Why the hell not? Whose river does he think this is, anyway? The river does not belong to individual landholders. It's our river. The city's river. If we want to pull pieces out of the program, we damn well can.
But here is where they want to pull you back into the nesting lies: Oakley et.al. will tell you that you have to have the road, because it's money from the road that pays for the lakes and parks.
Wait, wait: I know you have more important fish to fry. But hang with me here for one second, because I say this is not just about the Trinity. It's about the caliber and nature of the leadership we're going to put in charge at City Hall in the May election.
The road, as council member Hunt has been pointing out, is horribly in the red. In terms of what it will cost to build, the road just keeps opening its big scary jaws wider and wider. In my column last week, "Hunt for Truth," I quoted Hunt as telling city staff at a briefing: "In February 2005, the toll road cost $690 million. It morphed into $930 million. That's a 35 percent increase."
I reported in a column late last year ("My Brain on Crack," December 7) that the city was hoping to raise $461 million in state and federal highway funds to pay for the unfunded part of the road. But since then the cost has gone up to nearly a billion dollars, so the road project is another $461 million in the hole.
Wait a minute. This thing is somewhere around half a billion or more in the red, and it's the big profit center? It's paying for what again?
And get this: Now the city says it doesn't have the money even with the road project to finish any of the lakes. All it can do is dig the holes and try to pump them full of groundwater.
No pavilions. No trails. No whitewater. Mudholes.
Then you have the fact that the Corps of Engineers has told the city it can't build its highway on top of the mud levees that protect downtown—duh!—so the city must move the freeway even farther out into the middle of Dallas Mudhole Park.
The responses Willey got to her questions last week were pretty damned interesting. Candidate Sam Coats, a former airline CEO and corporate turnaround artist, said: "The road thing concerns me greatly. The more I learn about it, the more I talk to people like Angela Hunt, the more concerned I am that we are sacrificing enhancing those levees. We are sacrificing parks. We are sacrificing all the environmental amenities that were sold to the public.
"I haven't made a final decision on it yet," he said, "but I am very uncomfortable seeing that roadway inside the levees. It's going to take a lot more convincing for me to support that."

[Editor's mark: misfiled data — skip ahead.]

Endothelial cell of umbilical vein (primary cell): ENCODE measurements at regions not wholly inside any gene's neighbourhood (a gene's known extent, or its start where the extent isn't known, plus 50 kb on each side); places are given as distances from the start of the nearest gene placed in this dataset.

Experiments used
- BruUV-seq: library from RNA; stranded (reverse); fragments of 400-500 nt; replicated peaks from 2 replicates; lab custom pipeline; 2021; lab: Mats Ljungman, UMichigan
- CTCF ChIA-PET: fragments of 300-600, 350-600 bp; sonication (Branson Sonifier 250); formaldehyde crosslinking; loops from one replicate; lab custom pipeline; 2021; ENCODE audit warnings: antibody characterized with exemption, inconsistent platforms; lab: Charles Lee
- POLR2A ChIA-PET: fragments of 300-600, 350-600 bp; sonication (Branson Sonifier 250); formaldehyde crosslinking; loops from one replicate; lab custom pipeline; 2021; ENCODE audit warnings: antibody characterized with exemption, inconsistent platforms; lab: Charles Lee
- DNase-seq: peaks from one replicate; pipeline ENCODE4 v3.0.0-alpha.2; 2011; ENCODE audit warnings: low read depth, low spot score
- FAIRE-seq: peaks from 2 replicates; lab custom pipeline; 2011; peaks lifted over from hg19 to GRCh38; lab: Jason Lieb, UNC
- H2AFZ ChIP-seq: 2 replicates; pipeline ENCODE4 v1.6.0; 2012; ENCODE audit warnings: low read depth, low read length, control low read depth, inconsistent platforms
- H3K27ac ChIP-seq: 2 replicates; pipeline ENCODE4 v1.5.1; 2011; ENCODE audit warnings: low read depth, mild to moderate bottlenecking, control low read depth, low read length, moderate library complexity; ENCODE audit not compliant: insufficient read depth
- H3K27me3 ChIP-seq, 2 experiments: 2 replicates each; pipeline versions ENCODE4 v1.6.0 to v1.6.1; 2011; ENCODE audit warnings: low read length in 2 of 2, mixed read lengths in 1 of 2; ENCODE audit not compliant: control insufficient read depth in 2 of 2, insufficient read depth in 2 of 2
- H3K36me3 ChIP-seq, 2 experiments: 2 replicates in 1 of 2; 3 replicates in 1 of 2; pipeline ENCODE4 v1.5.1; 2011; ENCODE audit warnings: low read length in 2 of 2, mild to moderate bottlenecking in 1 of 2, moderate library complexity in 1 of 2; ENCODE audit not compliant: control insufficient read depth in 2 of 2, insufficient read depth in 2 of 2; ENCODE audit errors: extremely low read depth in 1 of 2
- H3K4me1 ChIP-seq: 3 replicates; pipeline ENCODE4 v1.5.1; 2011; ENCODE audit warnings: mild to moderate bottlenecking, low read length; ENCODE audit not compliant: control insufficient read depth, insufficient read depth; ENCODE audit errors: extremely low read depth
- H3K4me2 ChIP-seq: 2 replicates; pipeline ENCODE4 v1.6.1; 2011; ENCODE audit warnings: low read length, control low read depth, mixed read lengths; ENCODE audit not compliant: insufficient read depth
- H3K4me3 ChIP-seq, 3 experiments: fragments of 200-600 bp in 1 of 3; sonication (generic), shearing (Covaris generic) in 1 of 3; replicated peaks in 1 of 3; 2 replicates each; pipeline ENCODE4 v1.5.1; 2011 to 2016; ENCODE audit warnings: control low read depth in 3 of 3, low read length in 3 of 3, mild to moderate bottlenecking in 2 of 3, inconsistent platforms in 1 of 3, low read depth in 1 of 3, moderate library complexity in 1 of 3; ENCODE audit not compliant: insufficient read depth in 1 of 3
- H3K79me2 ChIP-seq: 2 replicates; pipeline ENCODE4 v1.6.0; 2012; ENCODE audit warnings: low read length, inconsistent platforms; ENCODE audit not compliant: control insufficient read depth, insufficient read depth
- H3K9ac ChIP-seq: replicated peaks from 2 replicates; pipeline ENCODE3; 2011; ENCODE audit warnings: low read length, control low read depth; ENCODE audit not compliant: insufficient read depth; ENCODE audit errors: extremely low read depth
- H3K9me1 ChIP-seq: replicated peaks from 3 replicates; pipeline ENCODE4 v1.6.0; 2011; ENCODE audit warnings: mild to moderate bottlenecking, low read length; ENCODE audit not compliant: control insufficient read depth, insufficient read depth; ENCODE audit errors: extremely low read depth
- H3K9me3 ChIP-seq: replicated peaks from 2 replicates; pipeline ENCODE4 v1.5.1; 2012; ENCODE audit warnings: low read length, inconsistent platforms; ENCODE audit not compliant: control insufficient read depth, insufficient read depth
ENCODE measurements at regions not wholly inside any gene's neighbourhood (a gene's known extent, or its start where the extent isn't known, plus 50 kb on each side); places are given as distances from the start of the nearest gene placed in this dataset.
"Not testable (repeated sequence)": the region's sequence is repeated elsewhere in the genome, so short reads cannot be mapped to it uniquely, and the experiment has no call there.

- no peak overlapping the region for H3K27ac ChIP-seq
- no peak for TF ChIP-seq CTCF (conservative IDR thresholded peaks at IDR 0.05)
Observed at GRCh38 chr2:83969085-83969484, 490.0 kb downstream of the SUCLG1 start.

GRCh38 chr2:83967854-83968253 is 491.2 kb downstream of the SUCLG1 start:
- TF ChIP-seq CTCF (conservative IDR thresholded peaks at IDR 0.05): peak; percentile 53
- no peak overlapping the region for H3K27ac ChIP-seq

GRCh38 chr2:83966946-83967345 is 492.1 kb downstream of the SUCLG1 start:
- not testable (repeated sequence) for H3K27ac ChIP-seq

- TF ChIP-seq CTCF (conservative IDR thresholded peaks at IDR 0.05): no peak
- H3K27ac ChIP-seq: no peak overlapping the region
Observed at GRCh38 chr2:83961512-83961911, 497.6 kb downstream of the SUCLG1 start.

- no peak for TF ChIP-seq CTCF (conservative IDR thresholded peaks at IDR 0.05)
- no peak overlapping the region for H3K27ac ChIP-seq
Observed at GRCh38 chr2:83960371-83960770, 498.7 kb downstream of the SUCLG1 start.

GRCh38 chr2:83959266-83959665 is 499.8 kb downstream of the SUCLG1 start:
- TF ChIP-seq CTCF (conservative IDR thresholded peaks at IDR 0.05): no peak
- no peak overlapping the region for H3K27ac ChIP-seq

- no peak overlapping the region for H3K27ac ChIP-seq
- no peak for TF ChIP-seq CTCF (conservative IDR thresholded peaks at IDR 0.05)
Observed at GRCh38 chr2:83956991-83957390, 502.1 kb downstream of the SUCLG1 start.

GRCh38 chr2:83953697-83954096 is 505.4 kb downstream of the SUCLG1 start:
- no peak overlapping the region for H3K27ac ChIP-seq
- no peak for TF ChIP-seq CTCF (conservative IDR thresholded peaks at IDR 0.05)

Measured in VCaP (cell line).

Lawyer Darrell Jordan, a runner-up for mayor in 1995, said: "If required to choose in favor of the parks or the roadway as the option, without any doubt I would favor the park. Without any doubt that's what I voted for in '98. I think most people did."
Candidate and council member Gary Griffith gave a nuanced response that was a little hard to read. Oakley came out four-square for the road, as did candidate Tom Leppert, who comes from the public works construction industry.
Leppert, a personally engaging candidate with lots of energy and charisma, was the most rah-rah in his support of the road, even more than Oakley. Leppert said we just gotta get it done, no time now for nitpicking, full speed ahead, just do it.
Because these guys are talking about it, the question of whether the road pays for the parks will get a definitive answer, sooner rather than later. I have been down this path myself, but rather than bore everybody by repeating myself, I'm going to let the candidates work this one out as best they can on their own.
The answer is going to be that the road is absolutely unrelated to the cost of the park and lakes. In fact, if we take the road out of the project the rest of the project will be better off financially.
When that information gets out there, then this issue takes on a whole new life in the mayor's race. The Trinity project itself is not visible enough on the radar to become an important mayoral issue on its own. But the answer to the money question will draw a new line in the sand on issues of integrity and leadership.
Which candidates will be willing to look at the facts and consider pulling the road out in the public interest? And which ones are going to keep talking blarney in order to get the road done no matter what?
Put another way: Which candidates are there for the taxpayers and the voters? And which ones are there to do the bidding of the old gang, the public works, Citizens Council, big-ticket project boys?
Now that's a good issue for a mayor's race.